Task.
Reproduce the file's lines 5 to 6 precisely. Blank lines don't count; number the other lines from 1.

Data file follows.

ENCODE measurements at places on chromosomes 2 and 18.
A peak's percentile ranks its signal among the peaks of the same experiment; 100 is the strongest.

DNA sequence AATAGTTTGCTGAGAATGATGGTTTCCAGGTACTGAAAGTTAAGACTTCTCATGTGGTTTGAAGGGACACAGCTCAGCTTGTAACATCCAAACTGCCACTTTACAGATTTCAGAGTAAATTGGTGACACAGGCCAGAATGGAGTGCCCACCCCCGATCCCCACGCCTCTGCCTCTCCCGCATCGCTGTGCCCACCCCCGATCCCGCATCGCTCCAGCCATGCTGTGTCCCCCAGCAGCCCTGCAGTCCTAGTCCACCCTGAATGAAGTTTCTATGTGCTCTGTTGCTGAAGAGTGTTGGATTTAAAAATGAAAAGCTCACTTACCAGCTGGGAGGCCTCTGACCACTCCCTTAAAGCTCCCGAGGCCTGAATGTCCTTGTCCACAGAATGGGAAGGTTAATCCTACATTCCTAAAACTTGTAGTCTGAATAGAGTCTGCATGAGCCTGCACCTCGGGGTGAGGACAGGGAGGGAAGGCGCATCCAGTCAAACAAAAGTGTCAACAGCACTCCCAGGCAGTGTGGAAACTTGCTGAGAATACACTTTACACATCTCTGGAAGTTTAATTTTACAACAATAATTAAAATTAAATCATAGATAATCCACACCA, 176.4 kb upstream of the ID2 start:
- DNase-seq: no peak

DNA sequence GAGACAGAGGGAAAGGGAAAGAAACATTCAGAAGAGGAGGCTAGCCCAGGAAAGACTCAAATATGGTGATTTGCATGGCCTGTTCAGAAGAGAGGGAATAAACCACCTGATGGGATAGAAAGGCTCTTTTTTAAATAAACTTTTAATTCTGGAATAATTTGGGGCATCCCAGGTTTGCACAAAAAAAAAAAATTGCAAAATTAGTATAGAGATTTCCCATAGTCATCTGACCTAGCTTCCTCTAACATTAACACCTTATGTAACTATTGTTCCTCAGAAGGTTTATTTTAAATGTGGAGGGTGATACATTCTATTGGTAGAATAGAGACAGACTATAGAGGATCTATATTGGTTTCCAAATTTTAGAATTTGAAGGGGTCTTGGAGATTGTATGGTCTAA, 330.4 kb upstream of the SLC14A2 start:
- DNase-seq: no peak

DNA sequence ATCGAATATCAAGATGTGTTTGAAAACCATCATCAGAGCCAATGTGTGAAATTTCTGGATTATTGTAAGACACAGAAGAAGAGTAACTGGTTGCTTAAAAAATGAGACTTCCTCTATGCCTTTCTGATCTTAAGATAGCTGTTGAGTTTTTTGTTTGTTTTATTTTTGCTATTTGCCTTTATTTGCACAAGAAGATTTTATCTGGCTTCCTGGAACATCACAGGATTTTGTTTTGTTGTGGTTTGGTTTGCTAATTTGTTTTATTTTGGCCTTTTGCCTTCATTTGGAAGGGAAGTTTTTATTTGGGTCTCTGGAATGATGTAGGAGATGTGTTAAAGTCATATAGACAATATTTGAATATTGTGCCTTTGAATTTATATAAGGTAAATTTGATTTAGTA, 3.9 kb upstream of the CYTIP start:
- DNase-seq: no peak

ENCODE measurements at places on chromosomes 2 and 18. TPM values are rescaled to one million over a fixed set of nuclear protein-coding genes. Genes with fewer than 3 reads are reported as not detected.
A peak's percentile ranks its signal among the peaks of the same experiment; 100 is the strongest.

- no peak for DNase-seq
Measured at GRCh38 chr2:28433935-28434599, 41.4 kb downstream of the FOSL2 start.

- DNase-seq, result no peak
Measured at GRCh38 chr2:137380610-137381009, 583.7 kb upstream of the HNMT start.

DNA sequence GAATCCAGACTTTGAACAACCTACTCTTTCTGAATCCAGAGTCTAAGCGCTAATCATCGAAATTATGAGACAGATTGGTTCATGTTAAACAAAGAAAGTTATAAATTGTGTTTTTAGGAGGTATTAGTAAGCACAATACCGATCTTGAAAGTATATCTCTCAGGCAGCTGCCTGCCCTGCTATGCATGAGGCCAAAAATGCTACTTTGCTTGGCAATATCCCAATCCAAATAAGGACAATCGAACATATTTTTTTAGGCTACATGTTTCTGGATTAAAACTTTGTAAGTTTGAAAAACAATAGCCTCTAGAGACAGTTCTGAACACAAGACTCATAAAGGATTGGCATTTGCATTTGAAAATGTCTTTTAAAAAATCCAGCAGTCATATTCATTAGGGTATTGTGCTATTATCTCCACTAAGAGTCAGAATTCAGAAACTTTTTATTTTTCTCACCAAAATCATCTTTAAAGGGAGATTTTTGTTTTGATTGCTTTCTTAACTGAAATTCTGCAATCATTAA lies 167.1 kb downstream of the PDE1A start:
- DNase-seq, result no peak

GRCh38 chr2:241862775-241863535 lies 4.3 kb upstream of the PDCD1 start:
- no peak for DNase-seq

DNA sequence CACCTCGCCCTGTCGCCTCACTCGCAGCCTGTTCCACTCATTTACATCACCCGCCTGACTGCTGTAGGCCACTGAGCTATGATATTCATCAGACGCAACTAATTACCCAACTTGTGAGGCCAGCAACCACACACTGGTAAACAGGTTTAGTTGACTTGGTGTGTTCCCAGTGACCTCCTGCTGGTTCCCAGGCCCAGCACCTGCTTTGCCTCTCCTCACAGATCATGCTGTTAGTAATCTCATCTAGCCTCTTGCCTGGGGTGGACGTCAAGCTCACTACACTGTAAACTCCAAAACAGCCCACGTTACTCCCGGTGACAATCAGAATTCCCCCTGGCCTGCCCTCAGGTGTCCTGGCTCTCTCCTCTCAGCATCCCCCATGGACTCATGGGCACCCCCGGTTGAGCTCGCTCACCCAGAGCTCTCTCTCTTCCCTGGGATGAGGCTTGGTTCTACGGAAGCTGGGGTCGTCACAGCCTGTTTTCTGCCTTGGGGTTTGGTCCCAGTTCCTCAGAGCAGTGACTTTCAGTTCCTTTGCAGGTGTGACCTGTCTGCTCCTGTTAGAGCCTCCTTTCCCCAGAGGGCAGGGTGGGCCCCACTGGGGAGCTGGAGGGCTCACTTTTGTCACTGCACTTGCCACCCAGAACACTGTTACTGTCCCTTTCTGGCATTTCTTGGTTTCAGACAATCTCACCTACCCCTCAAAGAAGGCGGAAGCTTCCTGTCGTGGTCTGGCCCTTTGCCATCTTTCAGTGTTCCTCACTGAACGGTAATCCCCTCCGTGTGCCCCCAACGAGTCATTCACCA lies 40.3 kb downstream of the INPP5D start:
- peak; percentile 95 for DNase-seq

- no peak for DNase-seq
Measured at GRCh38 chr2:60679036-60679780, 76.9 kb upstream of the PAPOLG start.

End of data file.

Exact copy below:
DNA sequence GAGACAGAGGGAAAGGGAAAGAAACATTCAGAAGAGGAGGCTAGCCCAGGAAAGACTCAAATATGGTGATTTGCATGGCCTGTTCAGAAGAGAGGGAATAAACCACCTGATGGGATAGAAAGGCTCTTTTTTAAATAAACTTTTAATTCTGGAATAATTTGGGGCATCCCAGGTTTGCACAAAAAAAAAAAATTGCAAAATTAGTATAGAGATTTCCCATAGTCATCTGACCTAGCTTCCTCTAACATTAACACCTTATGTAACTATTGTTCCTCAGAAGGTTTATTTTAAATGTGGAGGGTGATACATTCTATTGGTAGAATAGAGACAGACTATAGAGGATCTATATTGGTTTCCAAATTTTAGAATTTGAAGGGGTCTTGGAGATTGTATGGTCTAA, 330.4 kb upstream of the SLC14A2 start:
- DNase-seq: no peak